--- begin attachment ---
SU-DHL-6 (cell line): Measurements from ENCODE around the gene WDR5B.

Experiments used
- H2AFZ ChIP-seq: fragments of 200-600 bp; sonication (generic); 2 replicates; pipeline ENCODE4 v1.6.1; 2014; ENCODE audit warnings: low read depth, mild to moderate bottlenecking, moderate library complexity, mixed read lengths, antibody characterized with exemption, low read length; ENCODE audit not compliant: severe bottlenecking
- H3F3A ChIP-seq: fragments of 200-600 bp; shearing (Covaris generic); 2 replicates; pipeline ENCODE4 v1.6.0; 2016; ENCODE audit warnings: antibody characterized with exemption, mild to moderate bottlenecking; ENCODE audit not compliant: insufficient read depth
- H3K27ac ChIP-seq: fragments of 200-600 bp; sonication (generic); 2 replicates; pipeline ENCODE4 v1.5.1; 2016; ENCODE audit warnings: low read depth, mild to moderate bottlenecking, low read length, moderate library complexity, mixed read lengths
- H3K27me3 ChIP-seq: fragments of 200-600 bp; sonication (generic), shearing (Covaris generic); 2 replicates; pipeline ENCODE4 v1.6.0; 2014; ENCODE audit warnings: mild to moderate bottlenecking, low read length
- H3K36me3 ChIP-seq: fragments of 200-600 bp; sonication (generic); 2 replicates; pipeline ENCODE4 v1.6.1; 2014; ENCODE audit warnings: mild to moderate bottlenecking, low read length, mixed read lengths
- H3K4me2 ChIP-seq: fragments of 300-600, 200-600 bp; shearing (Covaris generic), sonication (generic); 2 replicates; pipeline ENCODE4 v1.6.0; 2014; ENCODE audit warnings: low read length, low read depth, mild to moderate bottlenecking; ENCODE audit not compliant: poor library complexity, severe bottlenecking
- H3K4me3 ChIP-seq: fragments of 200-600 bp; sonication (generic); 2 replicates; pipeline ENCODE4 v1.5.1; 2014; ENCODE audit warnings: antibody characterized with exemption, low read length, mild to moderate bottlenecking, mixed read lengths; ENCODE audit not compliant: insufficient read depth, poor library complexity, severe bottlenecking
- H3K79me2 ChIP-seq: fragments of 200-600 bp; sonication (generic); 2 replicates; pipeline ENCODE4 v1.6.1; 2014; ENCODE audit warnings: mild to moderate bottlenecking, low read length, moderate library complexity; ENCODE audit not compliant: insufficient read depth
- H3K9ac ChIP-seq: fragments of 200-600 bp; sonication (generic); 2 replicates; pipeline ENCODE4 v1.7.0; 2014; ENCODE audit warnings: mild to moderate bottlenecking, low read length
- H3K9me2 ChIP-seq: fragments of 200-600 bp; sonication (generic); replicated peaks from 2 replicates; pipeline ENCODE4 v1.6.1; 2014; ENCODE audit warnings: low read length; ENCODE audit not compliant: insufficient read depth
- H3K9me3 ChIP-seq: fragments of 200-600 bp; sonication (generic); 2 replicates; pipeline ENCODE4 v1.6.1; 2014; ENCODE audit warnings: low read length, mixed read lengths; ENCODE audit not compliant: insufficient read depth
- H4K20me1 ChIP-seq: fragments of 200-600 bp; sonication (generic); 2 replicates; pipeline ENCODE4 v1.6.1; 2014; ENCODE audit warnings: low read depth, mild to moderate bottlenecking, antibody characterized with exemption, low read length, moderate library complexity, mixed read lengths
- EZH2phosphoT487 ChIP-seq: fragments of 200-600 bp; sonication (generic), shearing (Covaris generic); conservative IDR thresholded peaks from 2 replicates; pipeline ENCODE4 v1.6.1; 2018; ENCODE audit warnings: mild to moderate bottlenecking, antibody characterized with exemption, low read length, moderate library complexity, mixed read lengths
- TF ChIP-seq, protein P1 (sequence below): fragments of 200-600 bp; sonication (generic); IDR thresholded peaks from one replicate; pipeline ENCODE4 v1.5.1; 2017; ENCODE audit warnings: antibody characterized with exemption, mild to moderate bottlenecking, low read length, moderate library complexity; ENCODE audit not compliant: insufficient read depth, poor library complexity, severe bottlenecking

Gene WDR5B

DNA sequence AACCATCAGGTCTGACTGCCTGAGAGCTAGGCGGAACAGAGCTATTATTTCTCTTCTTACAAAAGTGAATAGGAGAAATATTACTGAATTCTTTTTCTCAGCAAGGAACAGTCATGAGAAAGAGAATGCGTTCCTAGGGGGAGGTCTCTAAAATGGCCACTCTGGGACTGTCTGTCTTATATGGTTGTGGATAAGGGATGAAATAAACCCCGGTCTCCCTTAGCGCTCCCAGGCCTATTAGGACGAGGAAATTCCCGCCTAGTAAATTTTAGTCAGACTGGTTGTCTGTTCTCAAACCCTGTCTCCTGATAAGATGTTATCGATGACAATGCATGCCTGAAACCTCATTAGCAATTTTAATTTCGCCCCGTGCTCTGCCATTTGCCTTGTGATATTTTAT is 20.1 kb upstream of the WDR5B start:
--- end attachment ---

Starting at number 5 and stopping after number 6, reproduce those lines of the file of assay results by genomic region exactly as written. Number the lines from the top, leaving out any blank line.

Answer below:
- H3K27ac ChIP-seq: fragments of 200-600 bp; sonication (generic); 2 replicates; pipeline ENCODE4 v1.5.1; 2016; ENCODE audit warnings: low read depth, mild to moderate bottlenecking, low read length, moderate library complexity, mixed read lengths
- H3K27me3 ChIP-seq: fragments of 200-600 bp; sonication (generic), shearing (Covaris generic); 2 replicates; pipeline ENCODE4 v1.6.0; 2014; ENCODE audit warnings: mild to moderate bottlenecking, low read length